Posted by: Loren Coleman on August 22nd, 2011
Many in the community of individuals who follow what can be loosely called Fortean phenomena are calling this a terrible summer. It has been. The deaths of Hilary Evans, Bill Corliss, and Bob Girard have hit many of us hard, in the heart. The end of the winter began when initial Mothman eyewitness Linda Scarberry died on Sunday morning, March 6th, 2011. April continued with Grover Krantz’s former wife, a niece of Einstein, Evelyn dying. The deaths have seemed to roll through the warm months this year (including not mentioned before Stuart Miller in a tragic accident).
Now comes news that another person very close to a few, friendly to several of us, known to many, and significant within abduction research has died.
Artist, author, speaker, and ufo investigator Budd Hopkins died on Sunday, August 21, 2011.
I finally met, appeared, and visited with Budd at the 2007 and 2008 conferences sponsored by John Horrigan in Massachusetts, where we were keynoters on two different nights, after years of keeping in touch with his work and corresponding with him. He was a kind and gentle soul, and yet, sadly, even ill then. My condolences to his nearest loved ones and to all who knew this man deeply.
His Intruders Foundation has released this statement:
Budd Hopkins June 15, 1931 – August 21, 2011I’m very sad to announce that Budd Hopkins died today, August 21, at 1:35 pm. Budd had been under hospice care for about three weeks, at his home in New York. The combination of liver cancer and pneumonia led to his death. His daughter Grace Hopkins-Lisle and I were with him almost continuously during these past weeks. He was not in any pain throughout any of the process, and he received the best possible care and loving support from those closest to him. Today he gradually slipped away, and simply quietly stopped breathing. He died peacefully and without any struggle, with Grace, Grace’s husband Andrew, and me by his side.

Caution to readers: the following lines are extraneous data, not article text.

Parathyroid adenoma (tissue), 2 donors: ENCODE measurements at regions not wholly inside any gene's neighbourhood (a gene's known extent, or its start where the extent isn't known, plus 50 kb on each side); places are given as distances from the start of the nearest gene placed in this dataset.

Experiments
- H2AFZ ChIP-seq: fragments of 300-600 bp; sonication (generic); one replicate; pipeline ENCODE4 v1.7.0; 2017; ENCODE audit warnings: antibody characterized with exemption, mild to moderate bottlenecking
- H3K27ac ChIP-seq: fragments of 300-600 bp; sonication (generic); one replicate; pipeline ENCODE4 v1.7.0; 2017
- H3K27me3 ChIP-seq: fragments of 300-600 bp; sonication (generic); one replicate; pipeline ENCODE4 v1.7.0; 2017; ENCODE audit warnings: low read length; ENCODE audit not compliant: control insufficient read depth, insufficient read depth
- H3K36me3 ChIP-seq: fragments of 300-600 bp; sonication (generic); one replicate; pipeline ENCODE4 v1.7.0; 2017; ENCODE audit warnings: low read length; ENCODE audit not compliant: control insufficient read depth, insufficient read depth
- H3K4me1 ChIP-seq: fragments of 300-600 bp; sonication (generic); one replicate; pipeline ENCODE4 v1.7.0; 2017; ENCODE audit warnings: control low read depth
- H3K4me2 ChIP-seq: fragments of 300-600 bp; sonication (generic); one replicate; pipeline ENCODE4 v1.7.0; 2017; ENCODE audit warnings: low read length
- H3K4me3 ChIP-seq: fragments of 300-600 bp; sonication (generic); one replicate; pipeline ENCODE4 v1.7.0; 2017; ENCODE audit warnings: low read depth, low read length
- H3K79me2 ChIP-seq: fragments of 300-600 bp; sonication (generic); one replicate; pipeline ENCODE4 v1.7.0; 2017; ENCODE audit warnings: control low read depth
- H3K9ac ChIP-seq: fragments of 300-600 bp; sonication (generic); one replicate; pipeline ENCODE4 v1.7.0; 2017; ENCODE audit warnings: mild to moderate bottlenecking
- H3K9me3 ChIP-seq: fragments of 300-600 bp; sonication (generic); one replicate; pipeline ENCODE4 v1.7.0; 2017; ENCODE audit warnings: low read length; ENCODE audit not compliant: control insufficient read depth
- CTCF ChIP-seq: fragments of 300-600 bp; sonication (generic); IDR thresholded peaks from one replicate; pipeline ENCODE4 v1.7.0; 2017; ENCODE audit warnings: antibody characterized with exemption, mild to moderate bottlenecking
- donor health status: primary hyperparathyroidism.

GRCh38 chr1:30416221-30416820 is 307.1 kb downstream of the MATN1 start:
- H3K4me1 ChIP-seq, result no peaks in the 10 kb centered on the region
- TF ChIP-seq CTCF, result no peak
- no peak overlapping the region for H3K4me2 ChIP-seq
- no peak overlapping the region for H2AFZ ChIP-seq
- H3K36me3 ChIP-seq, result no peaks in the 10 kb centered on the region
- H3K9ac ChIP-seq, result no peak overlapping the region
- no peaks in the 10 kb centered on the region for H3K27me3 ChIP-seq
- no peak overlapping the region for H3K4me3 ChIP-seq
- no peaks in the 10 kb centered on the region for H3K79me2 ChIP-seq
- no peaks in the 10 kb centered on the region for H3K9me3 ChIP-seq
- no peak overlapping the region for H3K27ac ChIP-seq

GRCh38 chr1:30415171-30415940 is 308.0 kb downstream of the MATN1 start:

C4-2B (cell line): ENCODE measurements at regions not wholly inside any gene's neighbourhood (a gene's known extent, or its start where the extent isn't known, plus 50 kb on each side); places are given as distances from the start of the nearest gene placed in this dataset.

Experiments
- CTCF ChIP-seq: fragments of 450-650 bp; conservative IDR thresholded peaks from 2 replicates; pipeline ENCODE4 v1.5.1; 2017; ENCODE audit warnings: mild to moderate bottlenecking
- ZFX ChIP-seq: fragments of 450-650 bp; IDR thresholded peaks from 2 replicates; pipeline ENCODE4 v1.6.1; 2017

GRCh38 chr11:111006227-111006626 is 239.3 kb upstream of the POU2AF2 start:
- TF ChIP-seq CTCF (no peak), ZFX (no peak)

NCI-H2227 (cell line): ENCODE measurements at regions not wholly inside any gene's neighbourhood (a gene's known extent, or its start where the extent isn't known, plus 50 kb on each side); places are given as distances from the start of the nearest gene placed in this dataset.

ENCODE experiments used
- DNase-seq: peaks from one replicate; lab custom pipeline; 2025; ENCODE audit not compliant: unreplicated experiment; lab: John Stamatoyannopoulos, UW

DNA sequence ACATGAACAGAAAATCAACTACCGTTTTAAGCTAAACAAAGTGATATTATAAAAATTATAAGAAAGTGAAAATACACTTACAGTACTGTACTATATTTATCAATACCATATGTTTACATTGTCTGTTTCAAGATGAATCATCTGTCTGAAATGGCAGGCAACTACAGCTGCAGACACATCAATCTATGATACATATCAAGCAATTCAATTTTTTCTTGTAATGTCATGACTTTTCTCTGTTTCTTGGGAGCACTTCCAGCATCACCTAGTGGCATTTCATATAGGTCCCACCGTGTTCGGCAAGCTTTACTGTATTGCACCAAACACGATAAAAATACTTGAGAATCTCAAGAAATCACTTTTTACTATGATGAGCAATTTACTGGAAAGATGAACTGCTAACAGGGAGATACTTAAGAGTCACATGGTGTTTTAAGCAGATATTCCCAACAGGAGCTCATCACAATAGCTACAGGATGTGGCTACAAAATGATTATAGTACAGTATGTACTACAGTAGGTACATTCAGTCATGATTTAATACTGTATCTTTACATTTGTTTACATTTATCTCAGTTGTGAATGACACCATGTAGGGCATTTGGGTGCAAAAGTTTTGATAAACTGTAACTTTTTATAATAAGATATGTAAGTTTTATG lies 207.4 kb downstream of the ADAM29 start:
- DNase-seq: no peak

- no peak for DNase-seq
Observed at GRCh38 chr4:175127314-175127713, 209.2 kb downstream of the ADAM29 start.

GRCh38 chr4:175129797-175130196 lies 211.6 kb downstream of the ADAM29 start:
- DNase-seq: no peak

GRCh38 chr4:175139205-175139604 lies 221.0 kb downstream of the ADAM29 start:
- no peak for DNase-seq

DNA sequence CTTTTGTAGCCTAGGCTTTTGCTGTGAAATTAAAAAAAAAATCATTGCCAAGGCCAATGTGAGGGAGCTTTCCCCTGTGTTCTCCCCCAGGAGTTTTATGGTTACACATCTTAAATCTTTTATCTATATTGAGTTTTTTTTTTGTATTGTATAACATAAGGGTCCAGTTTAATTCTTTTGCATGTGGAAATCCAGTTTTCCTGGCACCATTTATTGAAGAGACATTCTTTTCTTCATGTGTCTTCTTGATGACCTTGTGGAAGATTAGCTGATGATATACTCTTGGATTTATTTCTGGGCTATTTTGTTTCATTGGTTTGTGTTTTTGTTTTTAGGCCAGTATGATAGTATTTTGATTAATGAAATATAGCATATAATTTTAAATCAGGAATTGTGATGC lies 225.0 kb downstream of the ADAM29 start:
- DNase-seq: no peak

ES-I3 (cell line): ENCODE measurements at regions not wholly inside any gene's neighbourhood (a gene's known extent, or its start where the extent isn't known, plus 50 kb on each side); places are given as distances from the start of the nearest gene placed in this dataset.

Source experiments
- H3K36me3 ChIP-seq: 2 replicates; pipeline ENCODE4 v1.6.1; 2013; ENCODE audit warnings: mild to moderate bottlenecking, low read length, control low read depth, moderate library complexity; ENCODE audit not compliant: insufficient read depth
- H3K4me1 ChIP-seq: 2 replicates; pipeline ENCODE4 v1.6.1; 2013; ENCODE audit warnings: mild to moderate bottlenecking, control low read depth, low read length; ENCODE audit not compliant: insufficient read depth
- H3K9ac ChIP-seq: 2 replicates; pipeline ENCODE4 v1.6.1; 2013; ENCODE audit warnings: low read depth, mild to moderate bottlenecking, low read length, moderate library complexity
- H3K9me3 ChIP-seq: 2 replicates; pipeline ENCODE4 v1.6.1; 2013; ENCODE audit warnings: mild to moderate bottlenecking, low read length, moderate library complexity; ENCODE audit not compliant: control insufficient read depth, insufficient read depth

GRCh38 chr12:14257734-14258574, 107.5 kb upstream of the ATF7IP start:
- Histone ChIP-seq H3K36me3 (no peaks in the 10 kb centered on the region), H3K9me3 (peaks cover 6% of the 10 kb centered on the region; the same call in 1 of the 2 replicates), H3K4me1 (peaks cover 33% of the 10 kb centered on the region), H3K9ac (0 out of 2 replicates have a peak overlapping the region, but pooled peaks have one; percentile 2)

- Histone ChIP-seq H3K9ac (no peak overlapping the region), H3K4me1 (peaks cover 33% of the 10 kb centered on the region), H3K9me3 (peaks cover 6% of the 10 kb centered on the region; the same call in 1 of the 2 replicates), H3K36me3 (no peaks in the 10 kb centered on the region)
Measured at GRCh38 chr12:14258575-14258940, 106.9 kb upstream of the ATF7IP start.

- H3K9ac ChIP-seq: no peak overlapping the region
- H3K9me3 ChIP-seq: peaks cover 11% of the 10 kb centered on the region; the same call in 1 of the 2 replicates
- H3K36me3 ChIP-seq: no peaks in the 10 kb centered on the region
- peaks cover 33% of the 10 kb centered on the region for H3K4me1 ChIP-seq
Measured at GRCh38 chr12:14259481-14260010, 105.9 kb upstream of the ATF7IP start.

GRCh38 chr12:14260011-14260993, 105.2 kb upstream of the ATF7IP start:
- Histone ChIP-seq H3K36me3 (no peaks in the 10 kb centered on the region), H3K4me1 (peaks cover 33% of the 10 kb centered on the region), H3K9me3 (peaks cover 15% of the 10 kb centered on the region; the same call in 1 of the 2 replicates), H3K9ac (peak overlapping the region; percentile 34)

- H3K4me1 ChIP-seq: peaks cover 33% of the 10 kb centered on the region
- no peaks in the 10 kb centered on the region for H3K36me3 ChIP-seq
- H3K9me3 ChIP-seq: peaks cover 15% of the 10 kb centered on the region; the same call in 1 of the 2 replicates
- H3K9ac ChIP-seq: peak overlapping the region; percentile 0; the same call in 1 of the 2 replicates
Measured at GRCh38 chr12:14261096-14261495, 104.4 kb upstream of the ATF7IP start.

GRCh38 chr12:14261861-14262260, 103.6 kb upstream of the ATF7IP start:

Thanks to all of you for being such strong supporters of this extraordinary man, who has contributed so much to our lives, in so many different ways. Leslie Kean
Here is an overview of his life.
Budd Hopkins (June 15, 1931 – August 21, 2011) was a central figure in abduction phenomenon and related UFO research. He was also a painter, sculptor and raconteur of note. Born in 1931 and raised in Wheeling, West Virginia. He graduated from Oberlin College in 1953, that same year moving to New York City, where he lived until his death in 2011. For several years, he maintained a summer studio on Cape Cod in Massachusetts.
Budd Hopkins No. 10, 1956.
Budd Hopkins has exhibited his expressive style of art widely since 1955. In 1976, he was awarded a Guggenheim fellowship for painting. Hopkins’ art is in the permanent collections in the Whitney Museum, the Guggenheim Museum, Hirshhorn Museum, and at the Museum of Modern Art. He received other grants or endowments from the Guggenheim Foundation and the National Endowment for the Arts. His articles on art appeared in magazines and journals, and he lectured at many art schools, including Truro Center for the Arts at Castle Hill. He was inducted into the Wheeling, West Virginia Hall of Fame for his art work in 1992.
About his own art, Hopkins once said, “My paintings and sculptures, at first glance, may appear to be purely aesthetic; closer up, they are not. They hold a feeling of tentativeness, combined with a sense of arrival.”
Budd Hopkins first became interested in the UFO phenomenon when he and two others had a daylight UFO sighting near Truro, Massachusetts, in 1964. In 1975 he carried out his first major investigation which involved a UFO landing and occupant incident in North Hudson Park, New Jersey. Fascinated, he joined the now-defunct UFO research group NICAP and began reading many UFO books and articles. In 1975, Hopkins and Ted Bloecher studied a multiple-witness UFO report, the North Hudson Park UFO sightings which occurred in New Jersey. In 1976, the Village Voice printed Hopkins’ account of the investigation. Hopkins began receiving regular letters from other UFO witnesses, including a few cases of what would later be called “missing time” — inexplicable gaps in one’s memory, associated with UFO encounters.